And you probably didn't realize you were doing it.

      Flour is particularly problematic, because the usual ways of measuring it are notoriously unreliable.

      If you scoop the flour straight out of the bag with the measuring cup, you'll wind up with more flour in your cup than if you spoon it from the bag into the cup.

      Also, sifted flour has more air in it, so there's less flour in a cup of sifted flour. With all these variables, a so-called "cup" of flour could contain anywhere between 100 and 150 grams.

      So much for precision.

      On the other hand, 130 grams is always 130 grams, whether it's scooped, spooned, sifted or whatever. And it doesn't matter whether it's all-purpose flour, bread flour or cake flour. Grams are grams.

      Weighing is Critical in Baking

      In other areas of the culinary arts, this degree of precision is less important. A recipe doesn't fail or succeed because you used 27 green beans rather than 30. But with baking, you're not just dealing with recipes — you're working with formulas.

      Commercial bakers use weights for all the ingredients in their recipes, including eggs, butter, sugar, salt and even baking powder and baking soda.

      At home, where we don't deal in large quantities, there's no reason to weigh the salt or baking powder — the amounts are too tiny.

      Teaspoons and tablespoons are fine for that. But when it comes to flour, using too much or too little can really affect the recipe, so at the very least, you should weigh your flour.

      And that means you're going to want to get yourself a digital scale that can be set to grams, and preferably one with what's called a "tare" setting, which lets you put a bowl on the scale and then zero it out.

      The one I use was about 12 bucks.

      How Much Does a Cup of Flour Weigh?

      The main thing you need to know is that a cup of all-purpose flour weighs 125 to 130 grams. The exact weight will differ across different brands of flour, but if you use 130 grams you'll be all right. So when recipe calls for a cup of flour, just weigh out 130 grams and you'll be all set.

      I try to write recipes using grams for the flour and maybe the sugar and butter or shortening. Because you never know when someone creates a recipe how they measured their flour. If they spooned their flour and you scoop, your measurements will be off. But if the recipe says 130 grams and you use 130 grams, you'll know you're accurate.

      Wednesday, November 4, 2015

      What Are Collard Greens?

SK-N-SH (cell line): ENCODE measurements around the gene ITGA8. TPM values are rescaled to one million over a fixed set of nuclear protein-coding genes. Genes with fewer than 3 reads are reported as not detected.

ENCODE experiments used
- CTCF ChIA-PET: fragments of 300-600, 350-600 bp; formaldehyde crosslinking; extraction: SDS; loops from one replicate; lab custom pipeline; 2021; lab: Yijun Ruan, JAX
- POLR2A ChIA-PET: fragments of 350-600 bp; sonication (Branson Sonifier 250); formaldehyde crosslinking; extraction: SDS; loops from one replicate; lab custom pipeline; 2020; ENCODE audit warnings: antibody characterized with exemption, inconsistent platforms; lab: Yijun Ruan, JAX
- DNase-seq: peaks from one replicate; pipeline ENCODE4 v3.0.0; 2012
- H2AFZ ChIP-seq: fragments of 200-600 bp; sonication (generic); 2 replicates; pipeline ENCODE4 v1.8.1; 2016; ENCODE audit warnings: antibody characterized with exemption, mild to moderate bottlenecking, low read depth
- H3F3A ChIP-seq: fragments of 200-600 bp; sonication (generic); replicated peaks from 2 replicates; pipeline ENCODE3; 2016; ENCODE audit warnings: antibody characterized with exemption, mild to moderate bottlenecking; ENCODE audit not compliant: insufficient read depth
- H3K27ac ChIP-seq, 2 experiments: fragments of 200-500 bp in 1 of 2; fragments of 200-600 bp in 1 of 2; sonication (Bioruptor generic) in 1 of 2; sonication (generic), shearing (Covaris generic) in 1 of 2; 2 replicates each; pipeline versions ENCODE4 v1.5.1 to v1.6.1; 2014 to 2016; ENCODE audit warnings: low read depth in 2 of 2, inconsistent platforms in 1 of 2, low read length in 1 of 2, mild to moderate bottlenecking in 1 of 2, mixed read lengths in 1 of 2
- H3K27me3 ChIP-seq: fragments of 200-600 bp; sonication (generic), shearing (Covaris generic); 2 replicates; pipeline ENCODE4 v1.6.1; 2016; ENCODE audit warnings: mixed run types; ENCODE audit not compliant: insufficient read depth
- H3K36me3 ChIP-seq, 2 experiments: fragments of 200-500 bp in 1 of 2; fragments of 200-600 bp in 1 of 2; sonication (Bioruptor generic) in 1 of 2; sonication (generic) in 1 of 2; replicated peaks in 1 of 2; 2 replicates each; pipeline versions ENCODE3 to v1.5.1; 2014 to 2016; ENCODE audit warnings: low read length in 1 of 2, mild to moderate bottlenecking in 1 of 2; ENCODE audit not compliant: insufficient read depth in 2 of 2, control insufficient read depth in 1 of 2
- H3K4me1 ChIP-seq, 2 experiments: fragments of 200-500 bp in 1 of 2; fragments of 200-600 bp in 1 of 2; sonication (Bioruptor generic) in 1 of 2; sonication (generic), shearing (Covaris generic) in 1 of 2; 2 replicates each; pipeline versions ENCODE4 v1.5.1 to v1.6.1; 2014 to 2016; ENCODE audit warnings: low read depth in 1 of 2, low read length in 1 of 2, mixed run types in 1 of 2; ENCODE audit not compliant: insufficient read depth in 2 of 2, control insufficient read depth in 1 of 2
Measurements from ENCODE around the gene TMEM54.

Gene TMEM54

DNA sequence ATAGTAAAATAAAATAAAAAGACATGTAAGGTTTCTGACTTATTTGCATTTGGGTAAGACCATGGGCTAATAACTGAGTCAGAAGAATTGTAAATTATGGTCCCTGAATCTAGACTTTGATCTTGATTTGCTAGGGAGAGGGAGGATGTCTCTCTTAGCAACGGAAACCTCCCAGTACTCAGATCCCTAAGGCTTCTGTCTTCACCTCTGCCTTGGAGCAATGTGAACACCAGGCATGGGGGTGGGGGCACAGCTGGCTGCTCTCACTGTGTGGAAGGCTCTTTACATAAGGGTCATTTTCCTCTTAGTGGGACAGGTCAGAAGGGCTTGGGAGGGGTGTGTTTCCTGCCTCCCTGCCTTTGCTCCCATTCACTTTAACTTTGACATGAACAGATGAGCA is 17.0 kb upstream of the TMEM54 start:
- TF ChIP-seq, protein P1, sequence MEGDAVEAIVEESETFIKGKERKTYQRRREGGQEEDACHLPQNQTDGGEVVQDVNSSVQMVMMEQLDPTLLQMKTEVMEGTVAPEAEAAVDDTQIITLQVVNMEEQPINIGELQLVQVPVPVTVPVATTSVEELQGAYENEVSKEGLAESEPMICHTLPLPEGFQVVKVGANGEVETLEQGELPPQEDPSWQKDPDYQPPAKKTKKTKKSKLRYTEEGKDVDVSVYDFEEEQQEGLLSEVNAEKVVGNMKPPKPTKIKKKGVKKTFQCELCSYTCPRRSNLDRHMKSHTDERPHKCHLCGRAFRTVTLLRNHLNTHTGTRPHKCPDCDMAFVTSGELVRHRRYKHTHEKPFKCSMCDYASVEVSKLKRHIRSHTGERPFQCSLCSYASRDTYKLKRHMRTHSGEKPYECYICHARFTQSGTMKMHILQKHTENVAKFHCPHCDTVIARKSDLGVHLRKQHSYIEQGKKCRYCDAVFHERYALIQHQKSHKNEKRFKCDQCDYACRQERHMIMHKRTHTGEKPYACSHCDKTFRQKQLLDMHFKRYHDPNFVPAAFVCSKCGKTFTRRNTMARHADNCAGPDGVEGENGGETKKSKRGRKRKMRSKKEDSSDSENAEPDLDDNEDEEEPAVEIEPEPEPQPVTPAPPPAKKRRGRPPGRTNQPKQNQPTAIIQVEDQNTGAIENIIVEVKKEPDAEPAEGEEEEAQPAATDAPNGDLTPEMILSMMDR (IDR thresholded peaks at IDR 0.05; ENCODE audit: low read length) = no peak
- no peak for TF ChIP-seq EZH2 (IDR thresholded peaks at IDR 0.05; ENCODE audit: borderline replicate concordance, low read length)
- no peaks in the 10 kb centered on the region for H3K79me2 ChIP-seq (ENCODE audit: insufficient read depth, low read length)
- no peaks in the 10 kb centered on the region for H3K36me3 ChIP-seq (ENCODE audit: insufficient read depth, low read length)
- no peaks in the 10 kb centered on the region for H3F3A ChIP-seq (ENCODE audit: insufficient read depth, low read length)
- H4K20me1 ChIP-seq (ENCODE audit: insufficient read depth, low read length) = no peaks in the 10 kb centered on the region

Plate of collard greens with smoked turkey wings and corn bread - Andre Baranowski / Getty Images
      Plate of collard greens with smoked turkey wings and corn bread.  Andre Baranowski / Getty Images

      Collard greens are a type of leafy green vegetable that is common in southern U.S. cooking.

      Collards feature dark green leaves with tough stems.

      They're a member of the same group of plants that also includes kale, turnips and mustard.

      Indeed, collard greens share many characteristics with kale, turnip greens and mustard greens, and they're all typically prepared in the same way (at least in the southern U.S., which is where they're most popular).

      In addition to being tough, collards can also be bitter. Both of these qualities can be remedied by long, slow cooking using moist heat.

      The fact is, for all the culinary innovation happening in the latter half of the 2010s, it's difficult to imagine a better way of preparing collard greens than the tried-and-true method of braising them with a smoked or cured meat like a ham hock or turkey wing.

      Nor is it clear that there is any need to improve on it. Sometimes a dish is fully realized, and apart from a minor tweak (like whether to include things like vinegar, garlic, hot sauce), the classic southern collard greens recipe is canonical.

      It simply is what it is. Just like the best way to prepare skirt steak is by cooking it very quickly on the hottest surface available. You can season it different ways, but there's only one way to cook it.

      The same goes for collard greens. You could choose to steam them for five minutes, or sauté them, but why? These alternate cooking techniques aren't refinements, they're novelties, like pumpkin spice martinis.

      Preparing Collard Greens

      Collard greens need to be washed thoroughly before cooking them, as they can carry a lot of grit in them.